An Open Conversation Is The Most Important Step For Responsible Sex Education

Sex is a word which we cannot say out loud, the topic which when talked about is often responded with an awkward “Ahem!” or “Shush!” which makes us look around to ensure no one heard us. However, ironically, the very topic that we usually shun is something that men and women should be talking openly about. It is something parents should talk to their children about. What I am talking about here is nothing but sex education.

What Is Sex Education?

Is it what you usually watch behind closed doors, under the blanket cover or is it what you read about in books like Mills and Boons and Fifty Shades of Grey? Well, partly but not entirely! Sex education is an education related to the issues of human sexuality, sexual anatomy, sexual activity, sexual reproduction, reproductive health, reproductive rights, safe sex, birth control, etc. It is curated to help young people gain information and skills to make healthy and wise decisions about sex and sexuality throughout their lives.

Ours is a country where the apparently obscene act is performed secretly but not talked about openly. And incorporating this in our school education? A huge no! It’s totally out of the question. The result? Young adolescents end up making uninformed decisions on sex, leading to unwanted pregnancy, STIs and STDs, sexual violence and many more.

Sex Education In Schools – The Need Of The Hour!

In the year 2007, when the Ministry of Human Resource Development promoted sex education curriculum, there was a huge controversy, many opponents argued that it would corrupt the young minds and is against the traditional Indian values. Incorporating sex education in school curriculum has always remained a subject of controversy. However, at a time when our country is witnessing an increasing number of sexual violence, abuse and teen pregnancy; sex education is undoubtedly imperative especially for the young school-going children. In April 2018, PM Modi rolled out a role-play and activity-based module on sex education in Bijapur as part of the School Health Programme under the Ayushman Bharat Scheme. The programme is imparted in government schools across the country with the help of specially trained teachers and educators. While sex education at school level will play a crucial role in keeping the students informed, educating them at home is also important. According to WHO, sex education ought to be imparted to children of 12 years and above. It further states that “children of 12 to 19 years account for over 30% of HIV infected persons worldwide.”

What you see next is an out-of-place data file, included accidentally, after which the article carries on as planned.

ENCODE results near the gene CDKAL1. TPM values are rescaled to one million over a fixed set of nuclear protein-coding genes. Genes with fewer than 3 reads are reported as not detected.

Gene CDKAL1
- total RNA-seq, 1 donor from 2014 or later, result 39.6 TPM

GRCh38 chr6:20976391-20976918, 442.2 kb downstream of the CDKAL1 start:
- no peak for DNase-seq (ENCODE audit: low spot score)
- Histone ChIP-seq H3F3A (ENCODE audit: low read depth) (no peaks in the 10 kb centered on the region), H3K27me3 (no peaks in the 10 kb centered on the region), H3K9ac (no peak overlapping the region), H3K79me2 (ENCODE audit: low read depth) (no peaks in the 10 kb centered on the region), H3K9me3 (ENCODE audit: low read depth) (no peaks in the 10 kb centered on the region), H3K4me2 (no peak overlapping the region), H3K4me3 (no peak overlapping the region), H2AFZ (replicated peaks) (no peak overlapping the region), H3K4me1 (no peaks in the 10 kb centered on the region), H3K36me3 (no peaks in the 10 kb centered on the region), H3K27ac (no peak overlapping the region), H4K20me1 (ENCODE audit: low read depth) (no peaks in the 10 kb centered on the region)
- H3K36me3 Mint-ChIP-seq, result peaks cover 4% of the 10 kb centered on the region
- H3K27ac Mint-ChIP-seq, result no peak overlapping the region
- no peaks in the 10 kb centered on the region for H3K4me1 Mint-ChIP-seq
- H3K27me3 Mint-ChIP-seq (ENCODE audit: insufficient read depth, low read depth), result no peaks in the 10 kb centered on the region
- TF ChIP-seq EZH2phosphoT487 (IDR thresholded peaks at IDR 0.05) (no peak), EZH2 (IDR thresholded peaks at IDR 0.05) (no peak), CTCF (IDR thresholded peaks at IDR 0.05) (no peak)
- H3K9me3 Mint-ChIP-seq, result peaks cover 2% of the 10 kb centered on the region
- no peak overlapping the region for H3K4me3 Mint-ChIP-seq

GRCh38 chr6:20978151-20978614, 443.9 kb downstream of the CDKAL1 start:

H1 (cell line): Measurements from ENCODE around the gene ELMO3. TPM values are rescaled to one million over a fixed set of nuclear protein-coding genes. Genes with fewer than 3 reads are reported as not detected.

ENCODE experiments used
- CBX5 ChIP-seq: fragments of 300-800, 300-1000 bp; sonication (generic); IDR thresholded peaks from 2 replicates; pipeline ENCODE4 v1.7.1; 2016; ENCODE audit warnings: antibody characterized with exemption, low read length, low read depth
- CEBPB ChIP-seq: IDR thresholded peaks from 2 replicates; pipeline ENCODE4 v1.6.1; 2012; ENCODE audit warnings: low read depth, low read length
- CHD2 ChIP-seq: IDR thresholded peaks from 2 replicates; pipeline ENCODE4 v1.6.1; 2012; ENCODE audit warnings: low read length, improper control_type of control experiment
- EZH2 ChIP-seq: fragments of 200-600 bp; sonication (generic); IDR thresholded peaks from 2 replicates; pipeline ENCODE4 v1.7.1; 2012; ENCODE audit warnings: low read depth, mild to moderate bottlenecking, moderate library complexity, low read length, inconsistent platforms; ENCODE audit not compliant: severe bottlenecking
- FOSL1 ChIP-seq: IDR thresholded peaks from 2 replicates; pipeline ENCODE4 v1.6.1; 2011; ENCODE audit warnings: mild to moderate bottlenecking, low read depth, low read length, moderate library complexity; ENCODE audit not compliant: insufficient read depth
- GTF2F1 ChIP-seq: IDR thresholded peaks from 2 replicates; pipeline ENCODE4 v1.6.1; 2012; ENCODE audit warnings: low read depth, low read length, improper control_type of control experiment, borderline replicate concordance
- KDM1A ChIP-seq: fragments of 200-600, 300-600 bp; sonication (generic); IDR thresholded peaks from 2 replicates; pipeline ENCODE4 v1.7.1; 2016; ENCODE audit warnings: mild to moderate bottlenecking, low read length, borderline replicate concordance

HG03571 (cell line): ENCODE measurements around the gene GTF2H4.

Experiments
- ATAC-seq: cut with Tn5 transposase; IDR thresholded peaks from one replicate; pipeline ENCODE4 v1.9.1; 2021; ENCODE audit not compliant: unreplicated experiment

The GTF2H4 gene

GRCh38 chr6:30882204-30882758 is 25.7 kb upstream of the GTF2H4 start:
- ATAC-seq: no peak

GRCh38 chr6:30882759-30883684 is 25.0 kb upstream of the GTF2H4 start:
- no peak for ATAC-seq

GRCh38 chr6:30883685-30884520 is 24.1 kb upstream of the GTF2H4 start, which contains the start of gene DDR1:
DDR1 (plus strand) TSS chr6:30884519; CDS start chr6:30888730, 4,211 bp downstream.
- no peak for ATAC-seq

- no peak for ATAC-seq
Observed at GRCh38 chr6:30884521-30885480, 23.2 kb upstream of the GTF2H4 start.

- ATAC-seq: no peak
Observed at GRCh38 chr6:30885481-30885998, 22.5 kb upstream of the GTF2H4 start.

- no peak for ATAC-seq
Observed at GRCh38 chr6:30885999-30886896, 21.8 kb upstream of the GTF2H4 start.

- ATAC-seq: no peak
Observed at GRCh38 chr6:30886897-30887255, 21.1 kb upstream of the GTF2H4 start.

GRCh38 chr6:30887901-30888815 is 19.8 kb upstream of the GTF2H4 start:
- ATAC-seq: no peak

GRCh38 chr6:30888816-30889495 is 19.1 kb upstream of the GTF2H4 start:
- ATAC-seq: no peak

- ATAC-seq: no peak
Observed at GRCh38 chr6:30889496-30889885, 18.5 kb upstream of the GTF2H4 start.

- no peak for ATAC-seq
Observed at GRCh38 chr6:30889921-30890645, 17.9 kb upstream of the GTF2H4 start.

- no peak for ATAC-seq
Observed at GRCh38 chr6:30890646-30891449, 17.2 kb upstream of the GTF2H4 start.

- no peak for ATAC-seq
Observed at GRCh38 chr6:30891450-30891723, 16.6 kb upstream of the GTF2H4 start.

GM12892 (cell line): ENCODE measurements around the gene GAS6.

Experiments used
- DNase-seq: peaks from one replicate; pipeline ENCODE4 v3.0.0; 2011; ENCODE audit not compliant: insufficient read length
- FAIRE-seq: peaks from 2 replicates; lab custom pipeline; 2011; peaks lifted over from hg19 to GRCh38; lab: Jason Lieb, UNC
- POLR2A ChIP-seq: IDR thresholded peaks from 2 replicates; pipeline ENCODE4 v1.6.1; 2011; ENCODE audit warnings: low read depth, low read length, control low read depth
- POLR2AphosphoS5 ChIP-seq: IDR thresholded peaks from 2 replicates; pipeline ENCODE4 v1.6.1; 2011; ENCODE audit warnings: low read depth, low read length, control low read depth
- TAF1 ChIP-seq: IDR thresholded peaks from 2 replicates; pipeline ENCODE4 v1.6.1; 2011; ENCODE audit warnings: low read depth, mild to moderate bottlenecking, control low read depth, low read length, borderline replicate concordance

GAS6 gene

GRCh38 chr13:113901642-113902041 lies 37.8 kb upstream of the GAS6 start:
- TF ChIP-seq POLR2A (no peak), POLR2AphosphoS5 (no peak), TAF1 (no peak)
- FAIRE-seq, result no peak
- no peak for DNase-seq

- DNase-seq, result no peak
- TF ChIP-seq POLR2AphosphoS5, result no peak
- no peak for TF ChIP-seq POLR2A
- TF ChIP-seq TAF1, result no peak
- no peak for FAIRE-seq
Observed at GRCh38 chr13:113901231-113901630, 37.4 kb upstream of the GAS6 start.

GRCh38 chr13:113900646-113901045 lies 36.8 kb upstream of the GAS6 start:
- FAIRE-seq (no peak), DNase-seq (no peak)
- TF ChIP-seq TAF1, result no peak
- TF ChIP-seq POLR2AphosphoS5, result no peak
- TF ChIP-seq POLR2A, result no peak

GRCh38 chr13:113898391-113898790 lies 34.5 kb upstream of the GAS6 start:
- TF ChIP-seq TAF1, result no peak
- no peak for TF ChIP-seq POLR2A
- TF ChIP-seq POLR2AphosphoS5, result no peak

Considering these figures, the need for sex education in schools is the need of the hour and the best way to provide them is through active participation of both teachers and parents when they talk openly about sex with their children.

Note: this article was first published here.

Featured image for representative purpose only. Featured image source: East India Comedy/YouTube.
Similar Posts

Share your details to download the report.

We promise not to spam or send irrelevant information.

A former Assistant Secretary with the Ministry of Women and Child Development in West Bengal for three months, Lakshmi Bhavya has been championing the cause of menstrual hygiene in her district. By associating herself with the Lalana Campaign, a holistic menstrual hygiene awareness campaign which is conducted by the Anahat NGO, Lakshmi has been slowly breaking taboos when it comes to periods and menstrual hygiene.

A Gender Rights Activist working with the tribal and marginalized communities in india, Srilekha is a PhD scholar working on understanding body and sexuality among tribal girls, to fill the gaps in research around indigenous women and their stories. Srilekha has worked extensively at the grassroots level with community based organisations, through several advocacy initiatives around Gender, Mental Health, Menstrual Hygiene and Sexual and Reproductive Health Rights (SRHR) for the indigenous in Jharkhand, over the last 6 years.

Srilekha has also contributed to sustainable livelihood projects and legal aid programs for survivors of sex trafficking. She has been conducting research based programs on maternal health, mental health, gender based violence, sex and sexuality. Her interest lies in conducting workshops for young people on life skills, feminism, gender and sexuality, trauma, resilience and interpersonal relationships.

A Guwahati-based college student pursuing her Masters in Tata Institute of Social Sciences, Bidisha started the #BleedwithDignity campaign on the technology platform, demanding that the Government of Assam install
biodegradable sanitary pad vending machines in all government schools across the state. Her petition on has already gathered support from over 90000 people and continues to grow.

Bidisha was selected in’s flagship program ‘She Creates Change’ having run successful online advocacy
campaigns, which were widely recognised. Through the #BleedwithDignity campaign; she organised and celebrated World Menstrual Hygiene Day, 2019 in Guwahati, Assam by hosting a wall mural by collaborating with local organisations. The initiative was widely covered by national and local media, and the mural was later inaugurated by the event’s chief guest Commissioner of Guwahati Municipal Corporation (GMC) Debeswar Malakar, IAS.

Sign up for the Youth Ki Awaaz Prime Ministerial Brief below